This was a comment from the post Dallas Cowboys News and Notes: Winter is Coming by One.Cool.Customer
The Eagles are catching some ridiculous breaks.
It is difficult to determine if they are playing better, as Philadelphia has been getting unbelievably lucky as of late. Besides the horrendous calls by the referees yesterday and the week before against Arizona, there is much going in their direction:
Playing the Packers without Rodgers (or Flynn).
Palmer getting injured in the first series last week.
Playing a dome team in a driving snow storm (was it 7 fumbled snaps?).
Likely playing the Vikings without Adrian Peterson.
It should not take long until the Eagles are dubbed a team of destiny. Hopefully, that week 17 game will be for the division title AND the Cowboys will be relatively healthy.by ScarletO on Dec 9, 2013 | 6:39 AM
Add playing the final game of the regular season against a Cowboys team with a severely injured Tony Romo or fielding Kyle Orton behind center. The list of ignominious breaks Philadelphia is receiving is unlike anything in recent history.
But will it be Kyle Orton?
Here is what happened, is happening, and will happen to Romo before Sunday:
On Sunday in the nation's capitol, Tony Romo feigned right, spun to his left and was tripped up slightly by a defender which forced Romo to bend over through the waist and back while rotating slightly to regain his balance. Tony struggled to stand erect, walk and move normally following the injury.
To many it appeared to be a leg injury. The contortion that Romo executed to remain on his feet, however, is the characteristic movement people report when herniating a lumbar disc. Bending forward (flexion) and rotation of the spine exposes the weakest portion of the lumbar discs.
The posterior lateral aspect of the annulus, or outer ring of the disc is the weakest portion of the structure containing the nucleus (or gelatinous middle) of the disc. When an individual moves into flexion and rotation, the posterior lateral part of the disc is weakened and prone to permit the nucleus to herniate under pressure.
It would not be surprising if Romo suffered a herniated disc from the mechanism of injury observed on Sunday. An MRI performed this morning would show the nucleus of the disc bulging from its normally contained area.
Romo may be suffering radiating symptoms into one lower extremity. Occasionally, a person may experience symptoms in both legs, but it is rare. Tony may also be experiencing axial back pain, or pain that is just in the back. Considering that there are reports that he is a candidate for surgery, however, Romo likely has leg symptoms.
What will determine if Romo can play on Sunday night at 7:30 in Arlington against the Eagles are his leg symptoms. Tony should be undergoing physical therapy consisting of directional preference. Directional preference has been shown by the latest research to be the most effective treatment in acute disc herniations.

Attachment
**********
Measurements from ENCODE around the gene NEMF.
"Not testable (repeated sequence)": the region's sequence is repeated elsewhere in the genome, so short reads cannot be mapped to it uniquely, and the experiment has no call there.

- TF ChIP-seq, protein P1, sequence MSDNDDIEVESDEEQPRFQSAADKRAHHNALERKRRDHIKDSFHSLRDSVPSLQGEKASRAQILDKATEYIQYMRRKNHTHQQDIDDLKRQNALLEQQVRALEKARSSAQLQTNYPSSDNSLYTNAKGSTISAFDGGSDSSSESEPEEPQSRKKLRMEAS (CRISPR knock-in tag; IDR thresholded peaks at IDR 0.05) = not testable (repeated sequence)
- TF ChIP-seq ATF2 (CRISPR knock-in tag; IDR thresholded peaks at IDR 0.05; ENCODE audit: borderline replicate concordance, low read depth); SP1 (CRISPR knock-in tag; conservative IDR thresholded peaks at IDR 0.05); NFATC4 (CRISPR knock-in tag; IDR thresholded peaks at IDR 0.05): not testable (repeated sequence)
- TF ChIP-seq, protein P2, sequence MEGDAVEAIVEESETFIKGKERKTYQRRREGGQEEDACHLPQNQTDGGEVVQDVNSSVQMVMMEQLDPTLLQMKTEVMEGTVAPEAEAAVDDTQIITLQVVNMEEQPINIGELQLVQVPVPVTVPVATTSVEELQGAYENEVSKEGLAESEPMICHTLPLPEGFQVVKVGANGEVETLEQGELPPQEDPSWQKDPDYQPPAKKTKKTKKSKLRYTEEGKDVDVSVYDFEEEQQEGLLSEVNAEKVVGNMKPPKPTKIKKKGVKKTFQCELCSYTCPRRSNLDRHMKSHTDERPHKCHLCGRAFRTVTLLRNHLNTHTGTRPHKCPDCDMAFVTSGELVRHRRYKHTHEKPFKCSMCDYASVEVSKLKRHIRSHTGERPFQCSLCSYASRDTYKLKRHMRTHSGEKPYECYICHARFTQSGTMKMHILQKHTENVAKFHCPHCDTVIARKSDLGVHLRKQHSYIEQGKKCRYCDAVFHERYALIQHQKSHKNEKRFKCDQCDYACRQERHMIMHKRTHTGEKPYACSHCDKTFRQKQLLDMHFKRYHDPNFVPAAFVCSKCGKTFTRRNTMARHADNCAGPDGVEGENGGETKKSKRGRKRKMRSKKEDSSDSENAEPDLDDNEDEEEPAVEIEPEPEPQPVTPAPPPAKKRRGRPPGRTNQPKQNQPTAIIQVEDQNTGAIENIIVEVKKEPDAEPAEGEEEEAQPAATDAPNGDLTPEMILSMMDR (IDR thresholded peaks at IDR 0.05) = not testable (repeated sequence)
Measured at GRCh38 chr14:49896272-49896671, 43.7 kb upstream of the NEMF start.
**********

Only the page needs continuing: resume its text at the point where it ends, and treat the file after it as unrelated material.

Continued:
If the symptoms in Romo's leg abate through directional preference therapy, he will play on Sunday. If Tony's symptoms do not dissipate, he has roughly an 85% chance of requiring surgery to correct the derangement.
The specifics of Tony's lower extremity symptoms are also important. Pain is never good, but it is much preferable to have pain in the leg than weakness. Weakness in the leg will immediately rule Romo out and lead to very rapid surgery if Tony is unable to reduce his leg symptoms.
Between now and Friday, Romo will receive a lot of therapy in an effort to centralize his symptoms from his leg into his spine. Tony will also be receiving palliative treatments to reduce the amount of pain and discomfort he is experiencing. While an injection to the lumbar spine may be included, the research shows that the effects of the cortisone are temporary at best.
Romo cannot do much further damage if he has herniated his lumbar disc, has leg pain that does not centralize in the absence of weakness and chooses to play against Philadelphia. In that case he will need surgery, and regardless of what happens as a consequence of the game, he will require surgery afterwards. This simple fact is very similar to the situation he faced in the game against Washington after suffering a pneumothorax at San Francisco the week before.
While Tony surely struggled to breath due to pain and swelling in his thorax when he played against the Redskins in 2011, he will be battling terrible pain that will limit his movements and function if he chooses to play against the Eagles. If he can withstand the horrendous onslaught of pain, he can play (as long as there is no leg weakness that develops).
Such an effort would be super human. Somehow, it would not be surprising if Romo would summon the toughness necessary to play. Conversely, it would be completely understandable if he succumbed to the pain.